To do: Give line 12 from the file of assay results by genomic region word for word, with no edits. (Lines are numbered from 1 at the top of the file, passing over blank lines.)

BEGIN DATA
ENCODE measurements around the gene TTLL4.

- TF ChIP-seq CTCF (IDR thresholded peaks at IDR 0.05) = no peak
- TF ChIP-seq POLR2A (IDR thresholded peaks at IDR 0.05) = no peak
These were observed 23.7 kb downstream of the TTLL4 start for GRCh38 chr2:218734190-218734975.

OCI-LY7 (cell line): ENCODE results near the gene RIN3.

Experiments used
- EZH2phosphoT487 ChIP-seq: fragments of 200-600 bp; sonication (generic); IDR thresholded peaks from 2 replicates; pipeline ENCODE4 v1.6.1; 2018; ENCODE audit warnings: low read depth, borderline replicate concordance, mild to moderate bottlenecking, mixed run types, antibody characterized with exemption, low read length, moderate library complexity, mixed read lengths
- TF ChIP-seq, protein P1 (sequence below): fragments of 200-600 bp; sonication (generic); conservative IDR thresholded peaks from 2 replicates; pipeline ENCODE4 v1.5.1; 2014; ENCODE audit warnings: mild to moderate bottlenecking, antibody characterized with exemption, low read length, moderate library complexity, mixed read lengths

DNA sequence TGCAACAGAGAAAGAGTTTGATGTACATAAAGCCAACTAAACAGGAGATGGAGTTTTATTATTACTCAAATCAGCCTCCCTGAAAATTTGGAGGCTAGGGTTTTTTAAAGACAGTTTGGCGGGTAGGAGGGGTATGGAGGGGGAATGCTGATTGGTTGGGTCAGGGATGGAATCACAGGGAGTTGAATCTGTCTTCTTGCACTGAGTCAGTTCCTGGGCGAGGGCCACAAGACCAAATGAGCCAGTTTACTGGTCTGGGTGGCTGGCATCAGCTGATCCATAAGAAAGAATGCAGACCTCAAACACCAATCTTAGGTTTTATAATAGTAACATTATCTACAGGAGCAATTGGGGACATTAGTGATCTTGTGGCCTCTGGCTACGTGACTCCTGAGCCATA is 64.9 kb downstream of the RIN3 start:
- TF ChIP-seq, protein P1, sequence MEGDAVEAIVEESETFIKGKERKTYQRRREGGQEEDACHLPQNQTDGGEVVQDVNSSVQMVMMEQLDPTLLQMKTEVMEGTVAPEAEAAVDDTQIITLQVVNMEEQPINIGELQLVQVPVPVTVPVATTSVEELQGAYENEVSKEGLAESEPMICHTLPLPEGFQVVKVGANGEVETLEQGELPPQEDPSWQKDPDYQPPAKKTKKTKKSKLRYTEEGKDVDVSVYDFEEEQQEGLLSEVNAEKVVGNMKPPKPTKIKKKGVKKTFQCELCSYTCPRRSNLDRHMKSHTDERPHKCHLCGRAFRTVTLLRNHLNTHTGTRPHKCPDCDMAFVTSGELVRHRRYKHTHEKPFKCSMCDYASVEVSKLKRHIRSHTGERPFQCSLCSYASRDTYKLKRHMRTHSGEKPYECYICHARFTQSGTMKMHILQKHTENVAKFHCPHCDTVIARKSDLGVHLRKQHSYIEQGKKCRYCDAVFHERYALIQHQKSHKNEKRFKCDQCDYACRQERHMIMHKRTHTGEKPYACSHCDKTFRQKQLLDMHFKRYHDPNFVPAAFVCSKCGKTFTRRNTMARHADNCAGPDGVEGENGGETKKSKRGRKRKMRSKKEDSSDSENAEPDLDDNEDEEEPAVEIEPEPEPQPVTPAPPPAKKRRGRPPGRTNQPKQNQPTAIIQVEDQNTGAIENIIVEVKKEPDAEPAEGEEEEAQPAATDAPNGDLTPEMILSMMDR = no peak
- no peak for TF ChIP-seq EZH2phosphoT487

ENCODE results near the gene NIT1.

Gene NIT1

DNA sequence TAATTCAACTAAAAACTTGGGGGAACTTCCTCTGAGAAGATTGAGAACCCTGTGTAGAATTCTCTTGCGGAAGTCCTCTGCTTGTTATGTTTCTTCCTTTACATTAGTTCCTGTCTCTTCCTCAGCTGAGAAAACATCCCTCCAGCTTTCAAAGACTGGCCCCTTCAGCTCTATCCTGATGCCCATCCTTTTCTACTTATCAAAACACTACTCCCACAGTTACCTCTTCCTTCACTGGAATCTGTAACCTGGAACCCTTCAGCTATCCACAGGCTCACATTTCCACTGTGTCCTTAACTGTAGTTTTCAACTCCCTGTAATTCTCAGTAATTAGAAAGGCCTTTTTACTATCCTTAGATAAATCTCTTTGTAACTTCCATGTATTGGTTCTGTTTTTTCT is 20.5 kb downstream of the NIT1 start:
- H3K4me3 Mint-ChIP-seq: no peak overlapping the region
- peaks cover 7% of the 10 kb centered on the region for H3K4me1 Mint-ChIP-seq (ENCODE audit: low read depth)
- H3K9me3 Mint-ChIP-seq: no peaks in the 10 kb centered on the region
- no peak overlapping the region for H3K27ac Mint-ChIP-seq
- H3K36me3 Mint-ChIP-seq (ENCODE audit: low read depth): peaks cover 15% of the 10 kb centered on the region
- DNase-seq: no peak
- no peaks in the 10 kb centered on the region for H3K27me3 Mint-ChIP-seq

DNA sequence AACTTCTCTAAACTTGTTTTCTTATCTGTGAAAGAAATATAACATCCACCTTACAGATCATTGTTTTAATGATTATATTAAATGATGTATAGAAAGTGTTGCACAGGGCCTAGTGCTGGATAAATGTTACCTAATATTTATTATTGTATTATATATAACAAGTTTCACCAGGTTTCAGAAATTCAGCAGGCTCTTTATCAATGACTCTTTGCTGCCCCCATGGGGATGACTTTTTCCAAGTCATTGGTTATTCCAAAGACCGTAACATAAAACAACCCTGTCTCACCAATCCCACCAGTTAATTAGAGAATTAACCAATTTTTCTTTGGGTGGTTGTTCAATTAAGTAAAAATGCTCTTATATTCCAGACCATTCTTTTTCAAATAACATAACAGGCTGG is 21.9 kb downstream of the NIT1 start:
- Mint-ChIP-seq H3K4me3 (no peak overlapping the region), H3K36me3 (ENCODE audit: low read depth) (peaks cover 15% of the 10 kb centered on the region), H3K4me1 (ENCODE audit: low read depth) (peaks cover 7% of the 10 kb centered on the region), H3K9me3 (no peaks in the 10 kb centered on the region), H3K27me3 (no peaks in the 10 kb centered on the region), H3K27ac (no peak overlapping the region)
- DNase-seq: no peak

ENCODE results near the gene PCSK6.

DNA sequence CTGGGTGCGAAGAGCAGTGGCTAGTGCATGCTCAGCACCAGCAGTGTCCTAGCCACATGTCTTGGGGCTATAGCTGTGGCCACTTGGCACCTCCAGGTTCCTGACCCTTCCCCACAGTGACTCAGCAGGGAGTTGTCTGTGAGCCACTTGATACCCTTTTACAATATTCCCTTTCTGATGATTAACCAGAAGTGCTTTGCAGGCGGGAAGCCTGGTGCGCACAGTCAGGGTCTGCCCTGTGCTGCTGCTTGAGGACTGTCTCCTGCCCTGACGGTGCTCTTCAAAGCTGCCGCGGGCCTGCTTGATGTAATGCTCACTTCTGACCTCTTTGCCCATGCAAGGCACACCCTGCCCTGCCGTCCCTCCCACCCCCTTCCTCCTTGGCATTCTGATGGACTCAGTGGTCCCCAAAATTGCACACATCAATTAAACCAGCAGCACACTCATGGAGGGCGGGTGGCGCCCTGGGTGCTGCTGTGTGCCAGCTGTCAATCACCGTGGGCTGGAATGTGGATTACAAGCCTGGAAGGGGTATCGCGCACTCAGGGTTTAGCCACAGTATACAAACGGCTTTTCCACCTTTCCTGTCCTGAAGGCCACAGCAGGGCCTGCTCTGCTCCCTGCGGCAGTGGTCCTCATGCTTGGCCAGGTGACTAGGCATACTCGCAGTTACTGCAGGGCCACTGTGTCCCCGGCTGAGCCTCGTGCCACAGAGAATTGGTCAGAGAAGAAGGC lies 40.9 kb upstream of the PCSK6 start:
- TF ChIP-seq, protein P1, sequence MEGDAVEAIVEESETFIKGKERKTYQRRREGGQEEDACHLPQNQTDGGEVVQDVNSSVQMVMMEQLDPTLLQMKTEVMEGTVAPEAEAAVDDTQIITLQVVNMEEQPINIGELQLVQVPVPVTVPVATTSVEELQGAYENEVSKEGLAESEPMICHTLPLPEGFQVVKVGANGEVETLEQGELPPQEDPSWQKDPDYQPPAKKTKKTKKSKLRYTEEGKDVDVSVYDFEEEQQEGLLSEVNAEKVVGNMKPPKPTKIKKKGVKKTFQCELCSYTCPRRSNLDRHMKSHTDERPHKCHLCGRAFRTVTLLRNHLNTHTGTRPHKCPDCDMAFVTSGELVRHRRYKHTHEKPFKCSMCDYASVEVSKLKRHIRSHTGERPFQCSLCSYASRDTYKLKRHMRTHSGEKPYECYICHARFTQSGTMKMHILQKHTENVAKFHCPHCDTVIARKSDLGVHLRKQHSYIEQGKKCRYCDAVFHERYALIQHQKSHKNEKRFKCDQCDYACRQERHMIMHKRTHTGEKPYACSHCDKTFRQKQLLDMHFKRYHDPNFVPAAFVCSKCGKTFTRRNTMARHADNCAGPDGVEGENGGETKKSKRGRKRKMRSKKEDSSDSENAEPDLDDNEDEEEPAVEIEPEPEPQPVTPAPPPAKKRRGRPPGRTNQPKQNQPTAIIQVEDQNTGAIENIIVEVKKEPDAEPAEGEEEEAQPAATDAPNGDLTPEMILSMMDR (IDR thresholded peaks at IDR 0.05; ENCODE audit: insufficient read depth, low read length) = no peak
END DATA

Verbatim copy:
ENCODE results near the gene NIT1.